Sunday, May 09, 2010

No Knitting, but Lots of Fun!--and a crochet pattern

I just spent a long--Thursday through Sunday--weekend with my two granddaughters, ages 3 and 7, while my DD and DSIL went to a homeschooling convention in Arlington. This marked the first time that the little one has ever been away from mom and dad overnight. Her older sister was away a night at a time while little sister was born, but there were frequent visits. I was a little bit worried, but we had a really good time. The only downside was the weather. We had lovely warm spring weather on Thursday, but the rest of the weekend was unseasonably cold--50s and 60s, with strong winds part of the time, which made things even colder. They played in the sandbox, did crafts, made Mother's Day cards for mama, watched too many movies. (Edit that: watched the same movies too many times. Can you say "backpack"? At least I know why that student in my 5th period class has looked familiar to me all year--he looks just like Diego.)

The little sister was endlessly amusing--3 is a wonderful age. Both children refer to my DH as "Grandpa Oreo." I probably don't need to explain that. The movie they were watching features a bad octopus who is dumping garbage in the ocean. She said she was scared of the octopus. I said that we had been to a new restaurant a couple of weeks ago and Grandpa had eaten an octopus. She frowned, wrinkled her brow, and whispered, "Was it an Oreo octopus?"

Once big sister figured out that her mom had left written directions to cover almost everything, she followed me around at critical points of the day saying, "Here's your list, Grandma, so you will know what to do." We made it just fine; however, when mom and dad walked in the door today, there was much clinging and sobbing.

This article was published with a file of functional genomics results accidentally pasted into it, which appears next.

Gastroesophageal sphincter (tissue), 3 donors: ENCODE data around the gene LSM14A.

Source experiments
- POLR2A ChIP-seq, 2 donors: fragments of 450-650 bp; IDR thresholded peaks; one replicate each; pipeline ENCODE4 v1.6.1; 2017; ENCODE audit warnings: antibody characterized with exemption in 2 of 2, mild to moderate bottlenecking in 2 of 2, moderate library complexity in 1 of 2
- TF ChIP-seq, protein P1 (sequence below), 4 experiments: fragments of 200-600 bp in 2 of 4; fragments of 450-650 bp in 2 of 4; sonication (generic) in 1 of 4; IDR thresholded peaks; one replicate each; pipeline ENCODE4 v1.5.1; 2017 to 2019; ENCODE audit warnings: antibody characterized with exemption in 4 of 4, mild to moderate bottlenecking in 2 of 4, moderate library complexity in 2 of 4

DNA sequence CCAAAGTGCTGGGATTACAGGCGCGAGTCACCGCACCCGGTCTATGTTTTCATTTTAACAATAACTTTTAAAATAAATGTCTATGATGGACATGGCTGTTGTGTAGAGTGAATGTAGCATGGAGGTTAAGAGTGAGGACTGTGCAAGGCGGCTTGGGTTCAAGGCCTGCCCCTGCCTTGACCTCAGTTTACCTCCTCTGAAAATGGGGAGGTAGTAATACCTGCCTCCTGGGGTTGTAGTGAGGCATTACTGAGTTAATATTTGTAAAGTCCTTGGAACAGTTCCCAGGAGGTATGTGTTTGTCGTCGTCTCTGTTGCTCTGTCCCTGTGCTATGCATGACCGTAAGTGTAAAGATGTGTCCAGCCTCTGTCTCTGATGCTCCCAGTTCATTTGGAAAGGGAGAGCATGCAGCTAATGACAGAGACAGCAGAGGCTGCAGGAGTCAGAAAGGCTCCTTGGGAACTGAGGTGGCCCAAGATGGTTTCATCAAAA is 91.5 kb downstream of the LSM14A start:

In short, the sock never got out of the car! I'm back home now, but it's still in there.

I did take time to decipher a crocheted afghan pattern, I think.

The afghan appears to be made in strips, but it isn't. It consists of 15 "panels," 10 stitches wide, of half double crochet (American). Each panel is separated from the others by 10 chain stitches.

So a row would be:

10 HDC, *chain 10, 10 HDC* 14 times. Then you would have to chain howevermany stitches to make the turn (2?) and repeat the row, picking up only the back loop of each stitch. Continue until the blanket is the length you want. Then use a larger hook to crochet down the ladder made by the chain stitches. This gives a raised effect. A cluster of fringe goes in each ladder end. Someone gave this to my children as a wedding present, but I just had not had time to really look at it. It is a sturdy attractive textured pattern. Sorry I don't have a picture for you. If anyone knows the name of the pattern, I'd like to know it.

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